The school-to-prison pipeline describes a national trend that stems from policies, laws, and practices in which children are funneled out of school and into the criminal justice system. A common thread linking the experiences of most children who end up in this pipeline is routinely ignored: disability. Criminalization of students with disabilities — writing them off as “bad kids” rather than creating support systems to meet their needs — begins as early as preschool. Students in special education classrooms are twice as likely as their peers to be suspended, which greatly increases their risk of incarceration.
Part of a Series on Aging in America, U.S. News and World Report continues an examination on what it means to be an aging American.
Americans once wanted to live to an old age. Now, as people are living longer than ever, they want to age well. Each day, more than 10,000 adults are turning 65, and by 2060, nearly one in four Americans – 98.2 million people – will be 65 or older. (Florida and Maine are nearly there.) And a sizable chunk of those older U.S. residents across the country – almost 20 million – will be at least 85 in 2060, according to U.S. Census projections.
Part of a Series on Aging in America, U.S. News and World Report continues an examination on what it means to be an aging American
In 2016 Americans age 65 and older accounted for 15.2 percent of the total population. up 2.8 percent from 2000. These numbers are only expected to grow considerable over the coming decades, and the U.S. Census Bureau predicts that one if five Americans will be 65 and older by 2030.
Getting old isn’t what it used to be. At least, that’s what Bob Lowry has found in recent years as he’s blazed a trail through what many would consider to be an early retirement. In 2001, at the age of 52, Lowry stepped away from his job running a management consulting company for radio stations. His wife, Betty, left her teaching job not long after, and the two began to figure out exactly what to do with the rest of their lives. But retirement – and, more broadly, getting older – hasn’t played out exactly as Lowry expected. In fact, through his effort to spread awareness about aging and retirement through his blog, A Satisfying Retirement, Lowry’s found there’s a lot of confusion out there as to what getting older actually looks like in the 21st century.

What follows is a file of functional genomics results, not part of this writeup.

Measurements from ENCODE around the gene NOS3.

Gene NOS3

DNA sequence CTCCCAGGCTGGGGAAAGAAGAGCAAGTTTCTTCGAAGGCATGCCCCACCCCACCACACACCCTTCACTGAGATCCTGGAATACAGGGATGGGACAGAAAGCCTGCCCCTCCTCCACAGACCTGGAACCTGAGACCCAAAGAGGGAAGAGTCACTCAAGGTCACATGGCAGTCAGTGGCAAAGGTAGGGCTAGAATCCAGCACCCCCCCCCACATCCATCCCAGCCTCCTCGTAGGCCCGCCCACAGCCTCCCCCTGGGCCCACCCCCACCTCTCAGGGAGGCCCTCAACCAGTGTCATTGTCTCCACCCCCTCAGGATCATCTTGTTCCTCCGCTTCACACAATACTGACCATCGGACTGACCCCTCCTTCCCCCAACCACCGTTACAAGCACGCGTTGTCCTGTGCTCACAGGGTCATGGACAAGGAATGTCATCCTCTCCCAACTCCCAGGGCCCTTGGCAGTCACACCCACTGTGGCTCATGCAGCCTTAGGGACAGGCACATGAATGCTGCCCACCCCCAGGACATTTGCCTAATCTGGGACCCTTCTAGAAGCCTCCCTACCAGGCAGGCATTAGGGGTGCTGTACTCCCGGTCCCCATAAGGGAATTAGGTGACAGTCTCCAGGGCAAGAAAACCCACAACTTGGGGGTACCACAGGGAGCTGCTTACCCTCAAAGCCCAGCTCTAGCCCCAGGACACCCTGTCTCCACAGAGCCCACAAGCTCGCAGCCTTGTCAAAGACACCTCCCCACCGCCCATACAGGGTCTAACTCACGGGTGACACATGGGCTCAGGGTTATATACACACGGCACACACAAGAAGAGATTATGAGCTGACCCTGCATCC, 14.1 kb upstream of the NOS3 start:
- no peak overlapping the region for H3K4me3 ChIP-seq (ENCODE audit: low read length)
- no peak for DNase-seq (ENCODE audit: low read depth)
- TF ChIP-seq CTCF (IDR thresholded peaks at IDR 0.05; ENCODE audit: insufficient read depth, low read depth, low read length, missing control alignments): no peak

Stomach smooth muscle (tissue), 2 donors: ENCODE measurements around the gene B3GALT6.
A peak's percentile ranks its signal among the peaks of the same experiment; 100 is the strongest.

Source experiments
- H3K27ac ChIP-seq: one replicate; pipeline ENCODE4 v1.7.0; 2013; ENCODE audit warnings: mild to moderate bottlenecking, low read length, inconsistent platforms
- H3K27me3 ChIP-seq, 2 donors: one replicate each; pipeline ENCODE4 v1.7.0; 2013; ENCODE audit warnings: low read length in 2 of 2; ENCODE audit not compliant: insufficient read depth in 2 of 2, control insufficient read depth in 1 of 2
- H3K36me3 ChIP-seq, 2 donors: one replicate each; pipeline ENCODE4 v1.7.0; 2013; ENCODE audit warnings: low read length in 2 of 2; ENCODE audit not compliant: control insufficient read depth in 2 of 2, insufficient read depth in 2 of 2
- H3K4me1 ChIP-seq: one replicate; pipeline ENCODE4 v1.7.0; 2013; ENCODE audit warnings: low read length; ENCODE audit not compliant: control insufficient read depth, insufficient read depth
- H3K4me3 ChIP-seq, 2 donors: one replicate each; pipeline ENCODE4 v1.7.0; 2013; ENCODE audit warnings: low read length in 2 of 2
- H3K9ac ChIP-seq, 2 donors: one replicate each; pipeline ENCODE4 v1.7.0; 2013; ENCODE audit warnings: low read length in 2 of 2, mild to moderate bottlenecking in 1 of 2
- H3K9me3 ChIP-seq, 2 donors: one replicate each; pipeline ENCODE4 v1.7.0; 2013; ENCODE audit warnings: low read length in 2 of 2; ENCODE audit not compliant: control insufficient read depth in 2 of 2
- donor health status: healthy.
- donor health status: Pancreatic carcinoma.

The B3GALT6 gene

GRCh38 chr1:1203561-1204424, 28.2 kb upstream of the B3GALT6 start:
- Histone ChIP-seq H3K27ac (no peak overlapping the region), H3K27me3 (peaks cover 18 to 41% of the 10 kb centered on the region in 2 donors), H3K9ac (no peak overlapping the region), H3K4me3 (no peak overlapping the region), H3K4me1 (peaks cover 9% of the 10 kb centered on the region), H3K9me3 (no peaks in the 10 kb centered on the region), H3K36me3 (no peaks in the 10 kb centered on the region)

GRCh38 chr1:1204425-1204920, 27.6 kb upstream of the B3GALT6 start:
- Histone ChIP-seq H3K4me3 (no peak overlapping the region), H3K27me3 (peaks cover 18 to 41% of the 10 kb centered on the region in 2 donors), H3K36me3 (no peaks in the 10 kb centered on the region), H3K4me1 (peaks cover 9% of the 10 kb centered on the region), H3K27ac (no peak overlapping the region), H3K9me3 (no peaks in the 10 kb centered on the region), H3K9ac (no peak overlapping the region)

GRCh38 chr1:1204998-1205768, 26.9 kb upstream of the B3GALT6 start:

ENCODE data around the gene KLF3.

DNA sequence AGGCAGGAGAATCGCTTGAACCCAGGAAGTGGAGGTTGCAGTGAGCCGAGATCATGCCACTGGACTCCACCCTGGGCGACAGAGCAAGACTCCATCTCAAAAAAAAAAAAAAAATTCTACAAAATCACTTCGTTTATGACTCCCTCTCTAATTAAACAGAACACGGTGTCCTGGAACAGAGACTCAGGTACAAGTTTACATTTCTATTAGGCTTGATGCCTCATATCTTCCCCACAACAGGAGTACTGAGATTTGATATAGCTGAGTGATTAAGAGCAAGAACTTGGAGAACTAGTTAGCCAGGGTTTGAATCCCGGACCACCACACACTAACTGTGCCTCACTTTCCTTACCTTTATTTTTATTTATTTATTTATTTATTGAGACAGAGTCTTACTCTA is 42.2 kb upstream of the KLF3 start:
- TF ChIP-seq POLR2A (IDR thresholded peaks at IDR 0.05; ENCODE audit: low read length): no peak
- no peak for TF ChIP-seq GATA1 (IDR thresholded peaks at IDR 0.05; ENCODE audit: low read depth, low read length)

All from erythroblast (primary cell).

The first of the baby boomers turned 70 this year. Another 1.5 million will do the same each year for the next 15 years. That means new challenges for financial advisers, who can’t afford to give older clients the same service they did in their 50s and 60s. A new white paper from Pershing offers a playbook for working with senior clients and avoiding common—possibly costly—mistakes. Perhaps the biggest reason for urgency, according to Pershing, is that we often experience mental and physical decline by the time we reach 75. Studies show that people become considerably less literate about all things money after age 60—even as confidence in financial decision-making abilities rises with age.
In yet another installment, the Washington Post continues what many disability advocates consider to be a questionable series on disability in rural America.
The underground economy has long been a part of rural America, where some receiving disability benefits are forced to work to survive.
Tips for post-retirement adventure, health and happiness at Successful Aging Expo \ San Diego Union Tribune
If all goes well, El Cajon residents Rex and Christiane Beckham soon will be spending six months in Ireland, then six months in Germany, then who knows where. “My wife and I are getting ready to retire,” Beckham said Saturday. “We’re going to do a lot of traveling, and we’re looking at our options.” As part of their retirement research, the Beckhams joined thousands of others at the one-day Successful Aging Expo at the Del Mar Fairgrounds. “We need to look at our retirement income and start to live within those means now, while we’re still working, to see if we can manage that,” his wife said. People thinking about retirement also should look for ways to declutter and downsize, she said. And they need to prepare ahead for ways to keep themselves occupied after they’ve left their full-time jobs.